A HTML5 Tutorial: Creating Simple Graphics With SVG, Scalable Vector Graphics
SVG is a Quick Means to Enhance HTML Documents
Scalable Vector Graphics (SVG) is a way to create and incorporate images in a web page. The images are defined in the XML language. SVG is a W3C recommended practice.
SVG is relatively easy to learn and has a number of advantages over using other image formats such as .jpeg and .gif. Some of the advantages are:
- you have a specific need for a simple two dimensional picture and cannot find anything on the web that matches your specific need.
- you don't need to worry about copyright infringement because the drawing is your own work.
- you don't need to acquire expensive software. SVG can be created with any text editor.
- SVG can be compressed, is searchable, can be scripted
- SVG images can be zoomed without degradation.
- and can be embedded in web pages
- it has support for event handlers.
Of course, nothing really comes without some costs, chiefly is that rendering can be slow for large complex drawings and naturally there is some learning involved.
SVG Images Can Become Quite Complex
The <svg> HTML Tags
To start, one must enclose the code between the <svg> and </svg> element tags.
The next thing you will probably want to do is set width and height attributes for the image. Color for an image part is set with the fill attribute.
SVG Predefined Shapes
SGV has a number of predefined shaps which a developer can use:Circle <circle>
- Circle <circle>
- Ellipse <ellipse>
- Line <line>
- Path <path>
- Polygon <polygon>
- Polyline <polyline>
- Rectangle <rect>
Creating a Simple Circle
The snapshot shows the code and the circle created.The SVG tags needed is <circle> which is self-closing.
The attributes besides width, height, and fill color include the circle attributes:
- cx and cy - are the coordinates of the center of the circle.By default they are set to (0,0).
- r is the radius of the circle in pixels.
Creating a Simple Circle
Creating an Ellipse
To create an ellipse one needs to define values for rx and ry that differ from each other unlike the circle where the values are the same
A Simple Ellipse
A Simple Line
The values needed for the line besides stroke at the beginning and ending points defined by (x1,y1) and (x2,y2) as illustrated in the snapshot which follows.
A Simple Line
Creating a Simple Polygon
The <polygon> element is used to create a graphic that contains at least three sides such as a triangle. In order to create a polygon you need to have at least 3 x,y coordinate pairs.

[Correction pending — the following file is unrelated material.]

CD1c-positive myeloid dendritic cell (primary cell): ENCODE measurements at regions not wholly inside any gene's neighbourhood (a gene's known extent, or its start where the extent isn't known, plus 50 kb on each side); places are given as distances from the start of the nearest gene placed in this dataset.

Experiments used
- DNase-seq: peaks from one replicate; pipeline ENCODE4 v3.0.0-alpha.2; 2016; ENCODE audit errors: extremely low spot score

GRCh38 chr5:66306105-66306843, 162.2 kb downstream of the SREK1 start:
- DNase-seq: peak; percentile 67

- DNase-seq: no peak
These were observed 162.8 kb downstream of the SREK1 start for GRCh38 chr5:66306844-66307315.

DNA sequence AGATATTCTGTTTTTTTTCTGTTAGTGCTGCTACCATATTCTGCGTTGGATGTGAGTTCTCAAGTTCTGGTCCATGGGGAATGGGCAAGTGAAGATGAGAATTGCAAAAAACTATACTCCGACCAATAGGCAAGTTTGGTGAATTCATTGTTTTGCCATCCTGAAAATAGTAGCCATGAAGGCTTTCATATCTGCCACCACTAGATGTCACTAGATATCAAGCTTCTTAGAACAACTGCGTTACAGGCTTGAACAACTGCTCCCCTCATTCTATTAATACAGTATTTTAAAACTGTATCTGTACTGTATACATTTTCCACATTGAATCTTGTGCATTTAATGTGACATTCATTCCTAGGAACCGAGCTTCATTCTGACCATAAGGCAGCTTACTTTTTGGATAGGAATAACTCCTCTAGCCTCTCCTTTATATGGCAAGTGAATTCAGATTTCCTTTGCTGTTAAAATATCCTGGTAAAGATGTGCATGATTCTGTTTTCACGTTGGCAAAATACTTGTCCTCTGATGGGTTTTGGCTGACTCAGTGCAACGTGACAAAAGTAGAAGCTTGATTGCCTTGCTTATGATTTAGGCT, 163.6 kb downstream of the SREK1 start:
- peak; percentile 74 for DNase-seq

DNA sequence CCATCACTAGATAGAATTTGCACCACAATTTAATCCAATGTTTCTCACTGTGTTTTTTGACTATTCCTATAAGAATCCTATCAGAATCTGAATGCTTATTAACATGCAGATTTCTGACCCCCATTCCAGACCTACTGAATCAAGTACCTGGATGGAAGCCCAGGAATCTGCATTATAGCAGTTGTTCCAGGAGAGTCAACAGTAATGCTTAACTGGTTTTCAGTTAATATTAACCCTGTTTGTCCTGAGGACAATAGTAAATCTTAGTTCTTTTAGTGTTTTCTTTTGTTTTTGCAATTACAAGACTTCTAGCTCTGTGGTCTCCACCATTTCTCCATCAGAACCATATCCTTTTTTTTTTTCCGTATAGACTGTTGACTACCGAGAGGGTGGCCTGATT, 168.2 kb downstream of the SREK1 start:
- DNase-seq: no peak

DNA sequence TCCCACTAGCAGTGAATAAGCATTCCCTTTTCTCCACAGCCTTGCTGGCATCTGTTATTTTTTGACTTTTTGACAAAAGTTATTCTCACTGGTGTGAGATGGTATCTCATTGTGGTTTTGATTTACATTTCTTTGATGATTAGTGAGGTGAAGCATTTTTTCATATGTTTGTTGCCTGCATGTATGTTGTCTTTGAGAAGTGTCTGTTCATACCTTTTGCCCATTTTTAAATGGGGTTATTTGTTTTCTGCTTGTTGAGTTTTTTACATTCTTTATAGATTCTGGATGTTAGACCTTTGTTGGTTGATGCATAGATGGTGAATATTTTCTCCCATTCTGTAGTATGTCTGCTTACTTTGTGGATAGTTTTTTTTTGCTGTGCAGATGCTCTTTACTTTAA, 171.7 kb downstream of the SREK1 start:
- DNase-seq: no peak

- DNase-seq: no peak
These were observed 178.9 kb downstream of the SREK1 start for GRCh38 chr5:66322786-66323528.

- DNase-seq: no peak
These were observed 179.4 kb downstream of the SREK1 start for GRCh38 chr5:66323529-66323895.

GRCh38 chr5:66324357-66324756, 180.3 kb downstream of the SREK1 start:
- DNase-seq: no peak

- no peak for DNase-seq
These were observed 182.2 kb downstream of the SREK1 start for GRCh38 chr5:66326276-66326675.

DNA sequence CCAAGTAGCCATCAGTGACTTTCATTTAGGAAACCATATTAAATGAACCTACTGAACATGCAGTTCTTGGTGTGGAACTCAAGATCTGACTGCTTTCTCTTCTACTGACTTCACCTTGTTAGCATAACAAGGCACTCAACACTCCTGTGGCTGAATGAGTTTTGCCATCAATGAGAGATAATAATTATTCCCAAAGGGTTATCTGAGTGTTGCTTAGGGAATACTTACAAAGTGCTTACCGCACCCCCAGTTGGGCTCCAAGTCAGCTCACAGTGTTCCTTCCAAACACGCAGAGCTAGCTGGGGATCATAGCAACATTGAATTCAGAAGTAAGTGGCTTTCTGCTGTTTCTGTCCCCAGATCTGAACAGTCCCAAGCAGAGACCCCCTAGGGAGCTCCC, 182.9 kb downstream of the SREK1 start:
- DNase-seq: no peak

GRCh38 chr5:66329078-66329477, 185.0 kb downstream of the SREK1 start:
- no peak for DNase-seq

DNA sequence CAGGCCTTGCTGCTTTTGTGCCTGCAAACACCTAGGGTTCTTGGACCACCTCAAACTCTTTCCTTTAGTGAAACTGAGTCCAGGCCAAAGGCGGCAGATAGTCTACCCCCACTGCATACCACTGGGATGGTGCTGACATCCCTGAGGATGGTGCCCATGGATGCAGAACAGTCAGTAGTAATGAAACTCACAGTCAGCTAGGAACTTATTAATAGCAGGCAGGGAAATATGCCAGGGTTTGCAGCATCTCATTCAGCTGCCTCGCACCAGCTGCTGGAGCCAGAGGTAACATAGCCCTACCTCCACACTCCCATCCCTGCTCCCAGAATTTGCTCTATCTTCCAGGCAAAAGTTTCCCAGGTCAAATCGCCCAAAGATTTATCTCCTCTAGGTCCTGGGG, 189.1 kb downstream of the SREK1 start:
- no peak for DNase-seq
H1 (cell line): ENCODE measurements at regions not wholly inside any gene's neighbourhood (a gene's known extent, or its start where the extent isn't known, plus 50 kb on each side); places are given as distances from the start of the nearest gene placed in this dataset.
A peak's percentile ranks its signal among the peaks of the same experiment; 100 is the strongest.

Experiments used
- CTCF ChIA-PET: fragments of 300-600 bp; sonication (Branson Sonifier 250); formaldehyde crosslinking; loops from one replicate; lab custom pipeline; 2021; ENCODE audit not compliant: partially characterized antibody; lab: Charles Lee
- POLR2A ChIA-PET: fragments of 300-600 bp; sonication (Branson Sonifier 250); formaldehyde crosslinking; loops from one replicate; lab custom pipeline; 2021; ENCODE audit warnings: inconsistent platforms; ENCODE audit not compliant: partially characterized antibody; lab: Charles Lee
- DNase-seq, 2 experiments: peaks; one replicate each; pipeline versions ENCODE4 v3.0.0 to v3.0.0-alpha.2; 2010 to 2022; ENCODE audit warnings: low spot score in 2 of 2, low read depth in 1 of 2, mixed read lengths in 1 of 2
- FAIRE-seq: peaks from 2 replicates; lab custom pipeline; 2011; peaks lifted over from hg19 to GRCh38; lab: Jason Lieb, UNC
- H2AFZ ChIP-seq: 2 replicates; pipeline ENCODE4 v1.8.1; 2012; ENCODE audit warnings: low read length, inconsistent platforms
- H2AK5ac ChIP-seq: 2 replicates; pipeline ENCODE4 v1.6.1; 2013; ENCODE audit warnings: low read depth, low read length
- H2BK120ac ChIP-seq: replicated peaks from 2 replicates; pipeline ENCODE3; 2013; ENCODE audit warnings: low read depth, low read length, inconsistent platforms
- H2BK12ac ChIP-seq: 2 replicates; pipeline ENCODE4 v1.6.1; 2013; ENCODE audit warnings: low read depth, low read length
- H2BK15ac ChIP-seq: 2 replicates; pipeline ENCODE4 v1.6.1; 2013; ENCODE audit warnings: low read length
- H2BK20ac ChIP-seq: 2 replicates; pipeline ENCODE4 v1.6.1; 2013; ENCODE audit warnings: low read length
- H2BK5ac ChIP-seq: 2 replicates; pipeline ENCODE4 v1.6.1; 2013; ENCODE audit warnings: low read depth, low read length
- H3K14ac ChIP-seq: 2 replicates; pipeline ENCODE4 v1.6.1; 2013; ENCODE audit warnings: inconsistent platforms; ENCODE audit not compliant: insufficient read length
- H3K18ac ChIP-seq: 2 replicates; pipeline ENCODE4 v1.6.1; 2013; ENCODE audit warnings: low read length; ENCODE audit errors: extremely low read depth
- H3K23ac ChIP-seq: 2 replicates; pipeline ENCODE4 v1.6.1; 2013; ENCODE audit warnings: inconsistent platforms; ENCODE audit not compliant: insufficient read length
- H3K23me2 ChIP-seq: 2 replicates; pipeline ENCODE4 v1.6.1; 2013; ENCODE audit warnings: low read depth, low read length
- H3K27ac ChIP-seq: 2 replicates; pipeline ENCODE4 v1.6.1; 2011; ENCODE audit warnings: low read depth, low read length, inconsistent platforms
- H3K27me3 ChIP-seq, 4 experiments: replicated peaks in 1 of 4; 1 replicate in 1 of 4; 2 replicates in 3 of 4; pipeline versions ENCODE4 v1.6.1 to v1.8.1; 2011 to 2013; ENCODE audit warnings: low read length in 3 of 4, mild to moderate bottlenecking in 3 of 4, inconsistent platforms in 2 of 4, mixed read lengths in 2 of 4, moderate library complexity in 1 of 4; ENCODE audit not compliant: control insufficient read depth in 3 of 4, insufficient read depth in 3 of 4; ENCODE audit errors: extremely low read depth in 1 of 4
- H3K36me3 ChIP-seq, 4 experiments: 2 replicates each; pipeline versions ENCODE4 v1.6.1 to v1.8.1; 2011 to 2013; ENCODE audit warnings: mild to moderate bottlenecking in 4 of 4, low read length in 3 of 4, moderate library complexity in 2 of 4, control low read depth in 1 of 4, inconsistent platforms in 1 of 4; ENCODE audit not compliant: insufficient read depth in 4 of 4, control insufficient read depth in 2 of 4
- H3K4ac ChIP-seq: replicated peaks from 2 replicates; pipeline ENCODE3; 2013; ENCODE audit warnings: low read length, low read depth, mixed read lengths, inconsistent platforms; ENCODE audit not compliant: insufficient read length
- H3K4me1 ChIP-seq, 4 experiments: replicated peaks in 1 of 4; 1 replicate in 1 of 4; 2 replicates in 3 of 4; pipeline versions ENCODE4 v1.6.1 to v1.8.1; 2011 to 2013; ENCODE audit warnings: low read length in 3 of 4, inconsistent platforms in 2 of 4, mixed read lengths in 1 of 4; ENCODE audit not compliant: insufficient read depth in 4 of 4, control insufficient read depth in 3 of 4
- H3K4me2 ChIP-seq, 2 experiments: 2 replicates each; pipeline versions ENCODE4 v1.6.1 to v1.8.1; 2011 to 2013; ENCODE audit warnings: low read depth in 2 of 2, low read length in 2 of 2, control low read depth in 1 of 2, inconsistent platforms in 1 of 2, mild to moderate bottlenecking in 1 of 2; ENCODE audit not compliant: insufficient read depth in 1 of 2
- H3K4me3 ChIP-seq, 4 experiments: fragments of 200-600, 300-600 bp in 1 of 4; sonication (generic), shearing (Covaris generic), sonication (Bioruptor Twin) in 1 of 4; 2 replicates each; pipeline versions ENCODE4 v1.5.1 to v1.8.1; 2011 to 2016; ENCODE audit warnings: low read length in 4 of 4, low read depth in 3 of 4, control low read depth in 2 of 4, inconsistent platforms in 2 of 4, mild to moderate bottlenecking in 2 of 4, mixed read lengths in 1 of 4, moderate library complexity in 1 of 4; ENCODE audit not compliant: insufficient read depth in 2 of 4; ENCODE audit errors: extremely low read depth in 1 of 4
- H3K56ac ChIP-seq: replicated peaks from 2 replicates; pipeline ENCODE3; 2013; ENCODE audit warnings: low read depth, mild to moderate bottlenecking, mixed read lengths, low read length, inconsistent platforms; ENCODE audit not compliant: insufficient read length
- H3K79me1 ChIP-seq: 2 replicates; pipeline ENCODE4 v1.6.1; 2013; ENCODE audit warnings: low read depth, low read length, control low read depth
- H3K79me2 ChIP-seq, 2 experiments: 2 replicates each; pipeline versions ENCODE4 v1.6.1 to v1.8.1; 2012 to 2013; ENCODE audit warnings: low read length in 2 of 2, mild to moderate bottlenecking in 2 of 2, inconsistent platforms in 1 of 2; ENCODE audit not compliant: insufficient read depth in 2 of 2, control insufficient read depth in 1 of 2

Polygons are made of straight lines, and the shape is "closed".
A Simple Triangle (Polygon)
Creating a Jagged Line With <polyline>
Creating a Path
We create a path by specifying the <path> element with any of the following commands. The commands are enclosed in a path data value, "d". The commands when they are specified in uppercase means the positioning is absolute. When they are specified in lowercase positioning is relative.
- A = elliptical Arc
- C = curveto
- H = horizontal lineto
- L = lineto
- M = moveto
- Q = quadratic Bézier curve
- S = smooth curveto
- T = smooth quadratic Bézier curveto
- V = vertical lineto
- Z = closepath
The <path> element can create complex drawings, however if you are going to be creating many complex drawings you might want to consider a free application such as Inkscape.
Creating a Simple Triangle Using the <path> Element
Creating a Simple Rectangle
A basic rectangle is shown in the snapshot which follows. The element names are <rect> and </rect> The attributes are relatively simple. One would specify width and height. The style attribute lists the CSS attributes:
- fill - lists the color of the rectangle
- stroke - lists the color of the border
- stroke-width - lists the width of the border.
Two additional attributes are sometimes used fill-opacity and stroke-opacity. Their legal values are in the range 0 to 1.
A Simple Rectangle Defined in SVG
The HTML <text> Elements
Text can be created with the use of <text> and </text> tags. Beause it is an image that you are working with one can apply a number of special effects. The <test> element can be further refined by sing the <tspan> element. We will defer this for now and address it in a tutorial about special effects.
Using the <text> Element
Wrap Up and What's Next
In our next tutorial we will take SVG to a higher level by showing some advanced elements and attributes which results in some very striking web pages.
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